One of the biggest concerns people have with electric vehicles and the shift to electrification in the transport industry is lithium – a type of metal that is essential in batteries. Our dependence on lithium, the potential of running out, and the reliability of lithium are often the backbone of arguments surrounding electric vehicles not being that environmentally friendly.
The way it’s often posited to me is ‘electric vehicles aren’t really environmentally friendly because lithium requires mining’, and on the surface, it’s a concerning idea, but it’s also quite easy to defuse.
This argument is often deployed as a way of discrediting electrification, and instead sticking with ICE vehicles, but here’s the thing: EVs don’t require mined-for resources to recharge for daily use, while ICE vehicles do.
Transport and Environment, a clean transport campaign group in Europe, visualises this really well in a report from March 2021.
The above visualisation discounts that electric vehicles can still be dependent on fossil fuels through grid-based charging, but we’re slowly shifting away from this. In particular, in 2021, 29 per cent of energy generated in Australia was created using renewable energy, a figure that has been going up for decades.
Battery replacements are also a valid concern, which are expected to occur well into the lifetime of an EV, between 10 and 20 years. It’s hoped that replacement batteries would at least be partially built using reclaimed parts. Of course, until that’s the norm, replacement batteries will still need to be sourced from newly mined resources, but it is an advantage that fossil fuel cars can’t match.
There’s also a ‘carbon debt’ argument: electric vehicles often require more carbon during production than ICE vehicles, however, it has been found that EVs can break even on carbon reliance after several years of driving, varying depending on the model.
So, at an individual vehicle level, electric vehicles that rely on lithium are still more environmentally friendly than fossil fuel counterparts. If we start to look a bit more bigger-picture, then we move onto our dependence on mining entirely: if we’re becoming more renewables dependent, then we won’t need to mine for fossil fuels as much. More lithium and rare earth mining, provided that the minerals can be reused across the production supply chain, means overall less mining of fossil fuels (in theory).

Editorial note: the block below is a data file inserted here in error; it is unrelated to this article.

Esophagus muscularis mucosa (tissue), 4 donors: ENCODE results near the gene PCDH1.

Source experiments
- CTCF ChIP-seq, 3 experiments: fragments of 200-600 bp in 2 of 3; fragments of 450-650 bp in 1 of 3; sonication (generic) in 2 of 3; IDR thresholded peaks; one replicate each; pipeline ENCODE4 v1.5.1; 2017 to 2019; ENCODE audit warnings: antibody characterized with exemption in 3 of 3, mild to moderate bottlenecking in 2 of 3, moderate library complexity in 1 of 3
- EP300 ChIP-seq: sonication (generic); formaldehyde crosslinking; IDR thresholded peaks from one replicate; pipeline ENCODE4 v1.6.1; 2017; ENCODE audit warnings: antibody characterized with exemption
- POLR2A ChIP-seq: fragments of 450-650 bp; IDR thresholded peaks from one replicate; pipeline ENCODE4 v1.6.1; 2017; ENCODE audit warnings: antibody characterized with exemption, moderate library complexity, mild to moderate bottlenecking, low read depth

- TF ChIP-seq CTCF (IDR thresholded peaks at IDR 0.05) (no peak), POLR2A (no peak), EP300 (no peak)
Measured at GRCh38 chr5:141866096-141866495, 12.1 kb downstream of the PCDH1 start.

But unfortunately, lithium isn’t perfect, and there are environmental concerns to consider. Euro News’ article from November 2022 included some incredible photos of lithium mining operations and descriptions of the impact they have on the local environment.
Lithium extraction has adverse impacts on the environment, like any other mineral that we mine for. However, similar to coal and gas, lithium mining can result in soil degradation, water shortages, biodiversity loss, damage to ecosystem functions, air contamination and, overtime, an increase in global warming. The article above describes lithium as “the non-renewable mineral that makes renewable energy possible”.
It’s a troubling thing to consider that, even as we may try to live and consume more ethically, the sourcing of those renewables may require environmental degradation to some degree. Even if it’s less mining if collated with a focus on recycling and reusing resources, it’s still concerning.
But let’s just touch on overconsumption to end with. It has been argued that some 384 new mines would need to be established internationally to meet electric vehicle demand.
This is a troubling number. According to Statista, there are 2,215 coal mines internationally. According to Investopedia, there are some 1,500 major crude oil fields in the world, where 94 per cent of oil comes from today.
Logic for this would be: as we become less dependent on fossil fuels like coal and oil, we’ll be more dependent on lithium. If that means opening some 300 new mines at the expense of closing an equivalent number of fossil fuel mines, that could be a worthwhile trade. Although, this doesn’t mean we can simply ignore environmental and cultural destruction issues.
Gizmodo writer Molly White wrote a terrific article on overconsumption and not relying on lithium to revolutionise our world in late January. Policies that change cities to be less car-dependent could lower lithium demand by between 18 per cent and 66 per cent. This includes walkable, bike-friendly areas, along with a greater focus on public transport.
It seems a no brainer that the most ethical thing anyone can do is consume less. And although lithium and associated minerals unlock environmental benefits that leave fossil fuels in the past, we need to think more ethically, unless we want Earth to burn despite our best efforts. Lithium itself, after all, is finite, and will eventually run out. It’s expected that we could experience lithium shortages in 2025 unless mining and production increase.
So, is lithium worse for the environment than fossil fuels? No, not really. Does it still leave a mark on environments where it is mined and refined in? It absolutely does. Is it one way out of rising fossil fuel dependence? Yes. It’s no silver bullet solution, of course, but it may be better.